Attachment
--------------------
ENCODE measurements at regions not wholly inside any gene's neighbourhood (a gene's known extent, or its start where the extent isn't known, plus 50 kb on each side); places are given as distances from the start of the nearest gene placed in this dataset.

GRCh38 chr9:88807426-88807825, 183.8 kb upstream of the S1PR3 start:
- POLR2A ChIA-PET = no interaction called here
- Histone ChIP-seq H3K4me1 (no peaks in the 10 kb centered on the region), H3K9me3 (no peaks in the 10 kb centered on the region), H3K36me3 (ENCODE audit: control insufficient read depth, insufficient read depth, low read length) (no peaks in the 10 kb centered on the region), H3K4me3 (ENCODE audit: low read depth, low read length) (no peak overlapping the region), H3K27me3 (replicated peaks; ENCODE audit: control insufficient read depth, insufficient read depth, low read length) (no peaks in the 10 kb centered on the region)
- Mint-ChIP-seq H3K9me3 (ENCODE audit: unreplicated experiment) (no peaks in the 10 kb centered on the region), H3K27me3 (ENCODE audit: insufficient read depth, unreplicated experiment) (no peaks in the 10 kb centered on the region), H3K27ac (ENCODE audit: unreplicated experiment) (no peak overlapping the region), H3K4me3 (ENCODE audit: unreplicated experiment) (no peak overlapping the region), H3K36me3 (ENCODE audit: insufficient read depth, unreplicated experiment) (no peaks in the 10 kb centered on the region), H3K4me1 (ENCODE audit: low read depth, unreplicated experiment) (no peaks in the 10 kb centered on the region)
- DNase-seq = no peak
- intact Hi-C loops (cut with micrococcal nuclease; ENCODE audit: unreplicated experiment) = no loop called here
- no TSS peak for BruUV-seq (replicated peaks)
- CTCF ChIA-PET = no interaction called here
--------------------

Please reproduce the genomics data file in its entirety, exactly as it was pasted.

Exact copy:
ENCODE measurements at regions not wholly inside any gene's neighbourhood (a gene's known extent, or its start where the extent isn't known, plus 50 kb on each side); places are given as distances from the start of the nearest gene placed in this dataset.

GRCh38 chr9:88807426-88807825, 183.8 kb upstream of the S1PR3 start:
- POLR2A ChIA-PET = no interaction called here
- Histone ChIP-seq H3K4me1 (no peaks in the 10 kb centered on the region), H3K9me3 (no peaks in the 10 kb centered on the region), H3K36me3 (ENCODE audit: control insufficient read depth, insufficient read depth, low read length) (no peaks in the 10 kb centered on the region), H3K4me3 (ENCODE audit: low read depth, low read length) (no peak overlapping the region), H3K27me3 (replicated peaks; ENCODE audit: control insufficient read depth, insufficient read depth, low read length) (no peaks in the 10 kb centered on the region)
- Mint-ChIP-seq H3K9me3 (ENCODE audit: unreplicated experiment) (no peaks in the 10 kb centered on the region), H3K27me3 (ENCODE audit: insufficient read depth, unreplicated experiment) (no peaks in the 10 kb centered on the region), H3K27ac (ENCODE audit: unreplicated experiment) (no peak overlapping the region), H3K4me3 (ENCODE audit: unreplicated experiment) (no peak overlapping the region), H3K36me3 (ENCODE audit: insufficient read depth, unreplicated experiment) (no peaks in the 10 kb centered on the region), H3K4me1 (ENCODE audit: low read depth, unreplicated experiment) (no peaks in the 10 kb centered on the region)
- DNase-seq = no peak
- intact Hi-C loops (cut with micrococcal nuclease; ENCODE audit: unreplicated experiment) = no loop called here
- no TSS peak for BruUV-seq (replicated peaks)
- CTCF ChIA-PET = no interaction called here